The Shooting of Dan McGrew was first published in 1907 in The Songs of the Sourdough. The poem served as the basis for the 1998 novel, The Man From the Creeks, by Robert Kroetsch, and was the inspiration for a 1949 song "Dangerous Dan McGrew" by Guy Lombardo and His Royal Canadians. The story was referenced in the song “Put the Blame on Mame” sung by Rita Hayworth in the 1945 movie Gilda, which claims that rather than being shot to death, Dan McGrew was slain by Mame's "hoochy-coo" dance. The poem was also seminal in creating the now cliché saloon showdown: the stranger, the dangerous card player, the sultry saloon girl, tension mounting via piano playing, lights out, gunshots, lights up— slain men. The poem's artistic influence surfaced again when US President Ronald Reagan and Canadian Prime Minister Brian Mulroney performed an alternating recital of it in both private and public meetings. The poem was one of Reagan’s favorites, so much so that for his Congressional Memorial Service, Senator Lisa Murkowski of Alaska included the poem in the Congressional Record in honor of the former president’s love for the poem and for her state.



Malamute Saloon Photoshoot



The Saloon



























The Fleur de Lys Wall







The Storage Building









The Porch







The Bath House













The WAGON











The Cabin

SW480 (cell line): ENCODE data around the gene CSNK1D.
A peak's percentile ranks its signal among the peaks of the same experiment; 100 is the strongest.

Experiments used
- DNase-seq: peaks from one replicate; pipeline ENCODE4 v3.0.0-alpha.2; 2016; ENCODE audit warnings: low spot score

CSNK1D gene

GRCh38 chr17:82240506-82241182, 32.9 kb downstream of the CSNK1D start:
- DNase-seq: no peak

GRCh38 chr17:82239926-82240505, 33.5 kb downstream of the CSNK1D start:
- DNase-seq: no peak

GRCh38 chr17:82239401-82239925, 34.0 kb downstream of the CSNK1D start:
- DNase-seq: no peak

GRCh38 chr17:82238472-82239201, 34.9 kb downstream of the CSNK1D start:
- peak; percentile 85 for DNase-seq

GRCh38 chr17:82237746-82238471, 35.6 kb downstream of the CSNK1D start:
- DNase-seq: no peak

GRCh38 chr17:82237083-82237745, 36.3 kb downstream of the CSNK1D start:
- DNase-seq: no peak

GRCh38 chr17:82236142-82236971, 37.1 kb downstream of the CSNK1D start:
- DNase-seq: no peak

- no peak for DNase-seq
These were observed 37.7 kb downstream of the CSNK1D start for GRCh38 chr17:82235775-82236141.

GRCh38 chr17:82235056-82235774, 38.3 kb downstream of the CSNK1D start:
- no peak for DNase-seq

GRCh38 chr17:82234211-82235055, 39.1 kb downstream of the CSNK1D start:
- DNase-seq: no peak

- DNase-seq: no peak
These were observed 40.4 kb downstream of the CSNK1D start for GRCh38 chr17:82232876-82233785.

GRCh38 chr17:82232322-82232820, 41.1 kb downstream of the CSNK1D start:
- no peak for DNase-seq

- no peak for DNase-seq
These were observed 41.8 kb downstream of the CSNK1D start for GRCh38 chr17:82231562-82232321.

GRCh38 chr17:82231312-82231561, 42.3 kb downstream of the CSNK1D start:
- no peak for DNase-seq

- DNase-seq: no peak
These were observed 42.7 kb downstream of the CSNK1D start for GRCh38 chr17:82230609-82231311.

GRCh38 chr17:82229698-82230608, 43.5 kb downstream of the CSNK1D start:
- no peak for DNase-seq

The Truck













The Shack

















contributors


Cover Art

Moria Chappell

Model

Moria Chappell graces stages around the globe bringing the exquisite art of Tribal Fusion Bellydance to its utmost in elegance, darkness, and intensity of expression. Tribal Fusion is an eclectic expression of the moves and emotions born from the lands and heart of the Middle East and beyond. With an underpinning of the old and the authentic, and by infusing antique jewelry, textiles, and musical instruments which connote the essence of these ancient cultures, an American ear for industrial rebellion is then juxtaposed and layered atop, thereby weaving in the contemporary myth, styles, and beliefs of a modern era. Moria creates her whimsical mixture of enchanting darkness by embodying the mythos of a modern industry with the legends of a forgotten ancestry. Her work is detailed and enigmatic, heralding from a childhood of Bohemian upbringing where value was placed on beauty and the truth of artistic expression.


Poem

“The Shooting of Dan McGrew”

Robert W. Service

Robert William Service was born in 1874 and died in 1958. Known as "The Bard of the Yukon,” Service grew famous for his poems “The Shooting of Dan McGrew” and “The Cremation of Sam McGee,” works penned for his first book, Songs of a Sourdough. Although extremely popular, his poems were considered “doggerel” by the literary set. Born in England, he moved to Kilwinning, Scotland at the age of five to live with his three maiden aunts and his paternal grandfather. There he composed his first verse, a grace, on his sixth birthday: God bless the cakes and bless the jam; Bless the cheese and the cold boiled ham. Bless the scones Aunt Jeannie makes, And save us all from bellyaches. Amen As a young adult, Service moved to Canada where he was hired by a Canadian Bank of Commerce in Victoria. The bank officers sent him to Kamloops in the middle of British Columbia. He lived over the bank and dressed for dinner in Victoria, and played polo in the horse country of Kamloops. By the fall of 1904, the bank sent him to their Whitehorse branch in the Yukon. Throughout this period, Service wrote verses peppered with gutsy stories yet his personal life remained that of a polished gentleman.